Any payment method can also be combined with specific performance-based rewards or penalties; this is known as pay-for-performance (P4P) or results-based financing (RBF).Performance incentives can be tied to immunization coverage targets. In Estonia’s social health insurance system, capitation payment for primary care is combined with a pay-for-performance program that provides additional financial incentives for achieving immunization coverage targets.
Many countries are moving toward more strategic provider payment approaches that are based on outputs rather than inputs and that reward providers for productivity, quality, and efficiency.
P4P mechanisms are used in health systems in all regions of the world by countries at all income levels. The aim is to create financial incentives that encourage better quality of care and coverage of high-priority services such as immunization. In many low-income countries with largely public service provision and health personnel who are salaried civil servants, P4P is often introduced to address low productivity and inadequate coverage of priority services, including immunization. For example, P4P programs in Afghanistan, Burundi, and Rwanda pay providers a per-service bonus on top of their line-item budgets, adjusted by a quality score, for delivering a set of priority services that includes childhood immunization.
Despite the widespread use of P4P, there is limited evidence on its effects on health service delivery and population health outcomes, and the evidence that is available remains mixed. This is also true for P4P efforts aimed specifically at improving immunization coverage. Evaluations of P4P programs in Afghanistan, Burundi, Rwanda, and Tanzania show no significant effect on coverage of childhood immunization. P4P programs in low-income countries also tend to be donor-driven, which gives rise to concerns about sustainability.
P4P has been linked to increases in childhood immunization coverage in some higher-income countries, however. A study of 11 P4P programs in Organisation for Economic Co-operation and Development (OECD) countries found that P4P programs in Estonia and New Zealand resulted in modest increases in coverage rates for childhood immunization.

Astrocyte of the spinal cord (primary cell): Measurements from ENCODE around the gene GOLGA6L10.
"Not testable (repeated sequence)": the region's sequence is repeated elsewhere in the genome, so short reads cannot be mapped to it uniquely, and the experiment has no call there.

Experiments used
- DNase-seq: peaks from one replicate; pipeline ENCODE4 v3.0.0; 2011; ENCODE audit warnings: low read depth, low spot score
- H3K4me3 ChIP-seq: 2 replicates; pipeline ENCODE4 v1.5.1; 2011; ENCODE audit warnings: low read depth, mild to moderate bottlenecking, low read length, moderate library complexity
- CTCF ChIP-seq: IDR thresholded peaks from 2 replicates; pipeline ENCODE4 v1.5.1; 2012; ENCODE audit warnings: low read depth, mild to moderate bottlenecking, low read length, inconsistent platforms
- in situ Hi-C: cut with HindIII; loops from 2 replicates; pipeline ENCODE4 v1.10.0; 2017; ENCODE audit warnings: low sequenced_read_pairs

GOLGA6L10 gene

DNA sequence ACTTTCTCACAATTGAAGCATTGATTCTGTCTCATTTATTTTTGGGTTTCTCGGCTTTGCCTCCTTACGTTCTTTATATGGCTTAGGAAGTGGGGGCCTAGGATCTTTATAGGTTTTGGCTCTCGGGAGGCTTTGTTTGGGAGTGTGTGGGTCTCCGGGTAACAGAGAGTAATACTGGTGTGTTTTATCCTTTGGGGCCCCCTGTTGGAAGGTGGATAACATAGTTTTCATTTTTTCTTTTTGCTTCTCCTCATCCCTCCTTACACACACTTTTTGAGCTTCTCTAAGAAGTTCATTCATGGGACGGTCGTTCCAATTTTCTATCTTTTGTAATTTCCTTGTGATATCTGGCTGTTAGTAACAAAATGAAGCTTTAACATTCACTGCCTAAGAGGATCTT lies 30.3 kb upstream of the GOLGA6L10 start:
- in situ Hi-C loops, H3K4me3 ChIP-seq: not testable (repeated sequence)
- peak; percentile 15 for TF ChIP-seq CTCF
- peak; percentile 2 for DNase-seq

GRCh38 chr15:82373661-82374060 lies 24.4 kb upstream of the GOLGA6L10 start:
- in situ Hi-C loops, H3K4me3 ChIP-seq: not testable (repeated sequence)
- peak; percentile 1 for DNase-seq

Implications for Immunization
How providers are paid to deliver services affects the mix of services they deliver and how they deliver them. Payment systems must therefore be carefully designed and combined to ensure that immunization services are rewarded and not neglected by providers in favor of other, more highly paid, services. Singling out immunization for fee-for-service payment or providing bonuses for achieving immunization coverage targets may encourage providers to focus on immunization. But the evidence is inconclusive, particularly in lower-income countries, and P4P programs in particular may create sustainability concerns when they are donor-driven. The right mix of payment methods depends on many contextual factors in the country, so good monitoring systems to track the effect of incentives on immunization are essential.
The right mix of payment methods depends on many contextual factors in the country, so good monitoring systems to track the effect of incentives on immunization are essential.
Sources and Further Reading
Cashin C, editor. Assessing health provider payment systems: a practical guide for countries working toward universal health coverage. Joint Learning Network for Universal Health Coverage; 2015.
Eichler R, Levine R, Performance-Based Incentives Working Group. Performance incentives for global health: potential and pitfalls. Washington D.C.: Center for Global Development; 2009.
Merilind E, Salupere R, Västra K, Kalda R. The influence of performance-based payment on childhood immunisation coverage. Health Policy. 2015 Jun 30;119(6):770-7.